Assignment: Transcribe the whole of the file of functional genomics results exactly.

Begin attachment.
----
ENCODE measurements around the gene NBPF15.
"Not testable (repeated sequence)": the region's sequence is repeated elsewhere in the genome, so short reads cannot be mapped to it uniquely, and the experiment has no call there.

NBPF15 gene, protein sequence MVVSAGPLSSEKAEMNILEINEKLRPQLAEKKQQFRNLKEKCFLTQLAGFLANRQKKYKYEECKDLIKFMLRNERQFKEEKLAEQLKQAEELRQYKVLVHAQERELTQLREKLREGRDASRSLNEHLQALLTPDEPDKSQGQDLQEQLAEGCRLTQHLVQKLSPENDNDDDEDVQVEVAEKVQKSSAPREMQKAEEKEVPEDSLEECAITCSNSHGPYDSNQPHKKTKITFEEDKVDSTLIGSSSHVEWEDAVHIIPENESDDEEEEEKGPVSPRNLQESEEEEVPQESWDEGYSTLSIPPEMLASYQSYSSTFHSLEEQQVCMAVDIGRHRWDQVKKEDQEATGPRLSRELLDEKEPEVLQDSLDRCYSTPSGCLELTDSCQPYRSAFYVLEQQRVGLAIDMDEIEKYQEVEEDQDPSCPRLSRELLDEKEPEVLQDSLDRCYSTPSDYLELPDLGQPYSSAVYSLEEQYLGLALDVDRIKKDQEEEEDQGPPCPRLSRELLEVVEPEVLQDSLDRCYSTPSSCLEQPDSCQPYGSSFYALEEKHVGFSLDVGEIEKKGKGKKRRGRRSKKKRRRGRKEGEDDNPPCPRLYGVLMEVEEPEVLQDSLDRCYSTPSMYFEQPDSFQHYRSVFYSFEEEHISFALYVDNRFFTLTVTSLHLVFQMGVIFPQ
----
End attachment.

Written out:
ENCODE measurements around the gene NBPF15.
"Not testable (repeated sequence)": the region's sequence is repeated elsewhere in the genome, so short reads cannot be mapped to it uniquely, and the experiment has no call there.

NBPF15 gene, protein sequence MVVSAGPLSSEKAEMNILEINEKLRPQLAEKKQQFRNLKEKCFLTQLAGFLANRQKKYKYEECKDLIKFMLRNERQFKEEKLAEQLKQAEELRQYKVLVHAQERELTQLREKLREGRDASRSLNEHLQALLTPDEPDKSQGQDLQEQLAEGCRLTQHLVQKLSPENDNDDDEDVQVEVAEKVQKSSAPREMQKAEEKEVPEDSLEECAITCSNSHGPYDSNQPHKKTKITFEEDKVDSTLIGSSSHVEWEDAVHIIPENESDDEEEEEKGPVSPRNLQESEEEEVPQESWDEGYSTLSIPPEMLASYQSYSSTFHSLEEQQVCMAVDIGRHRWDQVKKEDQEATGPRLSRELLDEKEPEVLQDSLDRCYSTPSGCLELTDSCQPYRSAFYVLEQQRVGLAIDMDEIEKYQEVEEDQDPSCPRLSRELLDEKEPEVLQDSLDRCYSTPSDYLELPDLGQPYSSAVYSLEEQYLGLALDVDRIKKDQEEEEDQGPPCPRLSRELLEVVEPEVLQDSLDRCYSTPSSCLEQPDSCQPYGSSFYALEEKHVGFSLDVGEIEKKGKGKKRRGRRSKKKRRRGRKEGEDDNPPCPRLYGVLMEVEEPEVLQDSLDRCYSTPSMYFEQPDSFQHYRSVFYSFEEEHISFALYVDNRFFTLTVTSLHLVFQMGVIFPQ